Those atms that are not connected via a link converter and ip based network use one of three types of connection. Point to point, point to multi-point, and dial. Point to point and point to multi-point may use either analog or digital leased lines.

    Dial up atms use a "modem" that acts as a remote front end for the back end system.

    Encryption of the data on the line is handled by the end points. Links between the banks that allow information about your account to be retrieved, or approval for debits and deposits to happen at the atm are also encrypted at several points. Both end point computers encrypt their transactions, the lines themselves use encryptors as well.

    There are some variations to these designs. Each ATM provider uses their own design, and may use a variety of methods to implement ATMs in a particular region, simply to prevent one problem taking down all of the ATMs in an area.

    I have seen atms implemented using CDPD for temporary instalations.

    Satelite connected installations are extreamly rare. The current network infrastructure via sattelite is either extreamly expensive with low latency, as for example Iridium, or reasonable cost with high latency, via geo-stationary sats. 30Mm adds a 10th of a second in each direction just for speed of light. In a polled environment (bisync/sdlc) a half second delay for each polled device would make atm responsiveness extreamly unpleasent. A bisync line supports up to 32 devices. With Geosync sats, that means that there would be a built in 16 second delay between polls. SDLC supports up to 255 devices, or over 2 minutes. With the existing latency in the back end, getting that kind of a delay in your transactions would be extreamly unpleasent.

    The situation may change if prices improve for GlobalStar, but I wouldn't expect it to be used any time soon.

    As has been mentioned elsewhere, breaking into an atm remotely would be pretty much useless. You can not interact with the device over such a connection, no telnet, ftp or http servers, nor a command prompt interact with this line. So you will not be able to install data capture tools, or tell the atm to watch for your card and multiply your request authorizations.

    As the article points out, you could spoof a withdrawl, but spoofing a deposit will be voided by no deposit in the atm.

    I could be wrong however. Just remember that attempting a man in the middle attack for any connection across a telco connection constitutes wire fraud.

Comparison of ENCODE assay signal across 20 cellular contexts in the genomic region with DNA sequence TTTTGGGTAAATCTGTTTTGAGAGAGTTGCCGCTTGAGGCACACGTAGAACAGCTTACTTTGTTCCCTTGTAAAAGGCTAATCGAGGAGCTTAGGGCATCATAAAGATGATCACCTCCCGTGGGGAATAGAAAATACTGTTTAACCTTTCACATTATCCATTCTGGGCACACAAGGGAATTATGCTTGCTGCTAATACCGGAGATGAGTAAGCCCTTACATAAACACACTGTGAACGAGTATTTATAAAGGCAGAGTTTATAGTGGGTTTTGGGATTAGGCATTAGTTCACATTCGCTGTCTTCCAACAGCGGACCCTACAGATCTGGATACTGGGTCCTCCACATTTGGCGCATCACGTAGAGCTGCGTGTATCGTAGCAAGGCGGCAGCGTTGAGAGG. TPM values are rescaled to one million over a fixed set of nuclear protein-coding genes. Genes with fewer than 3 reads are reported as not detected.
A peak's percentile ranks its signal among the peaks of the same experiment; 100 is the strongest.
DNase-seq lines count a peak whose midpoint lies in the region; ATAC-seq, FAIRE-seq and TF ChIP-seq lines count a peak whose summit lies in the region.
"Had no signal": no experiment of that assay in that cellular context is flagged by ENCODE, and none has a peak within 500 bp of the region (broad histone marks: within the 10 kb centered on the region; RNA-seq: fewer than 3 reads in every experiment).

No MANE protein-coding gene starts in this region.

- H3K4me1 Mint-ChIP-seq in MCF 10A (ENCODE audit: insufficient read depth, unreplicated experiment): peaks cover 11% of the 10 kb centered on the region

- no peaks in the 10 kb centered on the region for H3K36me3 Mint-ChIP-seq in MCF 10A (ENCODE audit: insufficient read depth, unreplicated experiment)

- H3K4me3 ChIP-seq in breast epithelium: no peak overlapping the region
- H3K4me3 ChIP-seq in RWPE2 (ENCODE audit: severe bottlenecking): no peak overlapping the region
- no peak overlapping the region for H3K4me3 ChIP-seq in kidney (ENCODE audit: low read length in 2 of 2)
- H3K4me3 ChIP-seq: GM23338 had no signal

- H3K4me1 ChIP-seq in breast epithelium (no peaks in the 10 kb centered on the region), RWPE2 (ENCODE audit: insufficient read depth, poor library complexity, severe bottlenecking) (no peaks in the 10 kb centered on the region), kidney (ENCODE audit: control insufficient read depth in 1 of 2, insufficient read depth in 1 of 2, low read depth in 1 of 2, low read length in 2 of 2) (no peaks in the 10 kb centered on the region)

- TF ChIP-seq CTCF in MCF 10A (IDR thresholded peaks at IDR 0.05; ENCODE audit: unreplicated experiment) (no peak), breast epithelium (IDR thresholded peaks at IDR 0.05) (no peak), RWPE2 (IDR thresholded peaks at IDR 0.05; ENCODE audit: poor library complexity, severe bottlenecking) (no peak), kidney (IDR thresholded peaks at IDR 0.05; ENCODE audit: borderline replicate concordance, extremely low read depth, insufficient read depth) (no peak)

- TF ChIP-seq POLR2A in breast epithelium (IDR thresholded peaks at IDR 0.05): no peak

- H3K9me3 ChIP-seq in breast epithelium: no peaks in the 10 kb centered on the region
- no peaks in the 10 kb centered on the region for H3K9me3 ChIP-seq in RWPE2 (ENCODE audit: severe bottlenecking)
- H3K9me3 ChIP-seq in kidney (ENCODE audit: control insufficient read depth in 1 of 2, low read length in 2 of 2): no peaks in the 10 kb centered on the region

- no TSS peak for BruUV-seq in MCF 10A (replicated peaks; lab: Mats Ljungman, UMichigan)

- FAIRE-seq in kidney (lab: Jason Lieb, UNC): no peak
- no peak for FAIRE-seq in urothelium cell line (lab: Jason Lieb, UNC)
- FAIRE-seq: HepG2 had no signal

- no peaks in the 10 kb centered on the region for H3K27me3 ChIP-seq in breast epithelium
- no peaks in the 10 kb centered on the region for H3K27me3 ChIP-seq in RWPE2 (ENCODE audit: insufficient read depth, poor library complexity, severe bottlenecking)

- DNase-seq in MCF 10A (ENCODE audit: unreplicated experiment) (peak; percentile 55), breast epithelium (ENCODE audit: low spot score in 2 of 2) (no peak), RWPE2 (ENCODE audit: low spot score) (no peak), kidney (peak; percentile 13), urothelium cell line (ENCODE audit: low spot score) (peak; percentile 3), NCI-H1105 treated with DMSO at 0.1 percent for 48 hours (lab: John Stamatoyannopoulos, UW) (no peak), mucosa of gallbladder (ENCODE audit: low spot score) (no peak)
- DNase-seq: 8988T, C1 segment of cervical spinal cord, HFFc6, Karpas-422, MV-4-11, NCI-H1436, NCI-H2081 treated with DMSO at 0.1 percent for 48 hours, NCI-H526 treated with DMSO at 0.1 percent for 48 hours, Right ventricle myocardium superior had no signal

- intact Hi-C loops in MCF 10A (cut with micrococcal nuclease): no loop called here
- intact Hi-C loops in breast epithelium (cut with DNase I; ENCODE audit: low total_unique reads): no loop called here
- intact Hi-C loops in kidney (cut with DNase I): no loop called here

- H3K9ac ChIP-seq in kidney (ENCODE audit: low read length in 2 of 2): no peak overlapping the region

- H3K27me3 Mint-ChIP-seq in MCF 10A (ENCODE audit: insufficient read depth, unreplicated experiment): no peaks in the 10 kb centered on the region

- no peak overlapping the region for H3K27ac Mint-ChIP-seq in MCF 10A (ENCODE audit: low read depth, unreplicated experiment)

-Rusty
  • by alaric_uk (652522) on Friday February 21, 2003 @06:35PM (#5356790) Homepage
    First off it might be appropriate to link to Mike Bond's site [cam.ac.uk], where he's tracking some of the news articles about his research, and it has unicycle jousting photos. Also of interest may be Ross Anderson's site [cam.ac.uk].

    When Ross mentioned the case and the gagging order in a software engineering lecture he was giving on thursday I was amused... but i didn't expect all this. What i think is most amusing is the fact that if citibank hadn't taken the pretty rash decision to pursue litigation rather than investigate it internal and fix the vuln quietly then they wouldn't look anywhere near as foolish!

    I think that's probably enough for my first post, but i'd just like to say that i expect the software engineering lecture with Ross Anderson tomorrow will be most amusing.

    Ross: 1
    Citibank: 0

    Alaric.
  • Re:They Can't (Score:2, Informative)

    by wirelessbuzzers (552513) on Friday February 21, 2003 @06:38PM (#5356808)
    No. It hasn't even been proved that cracking RSA requires factoring, even with simplified assumpions about how you're going to be using it. And nobody knows whether tomorrow someone will solve factoring. You can't prove anything secure without P!=NP or some small-n approximation to that. A proof like that would be revolutionary.
  • by jjon (555854) on Friday February 21, 2003 @06:39PM (#5356824)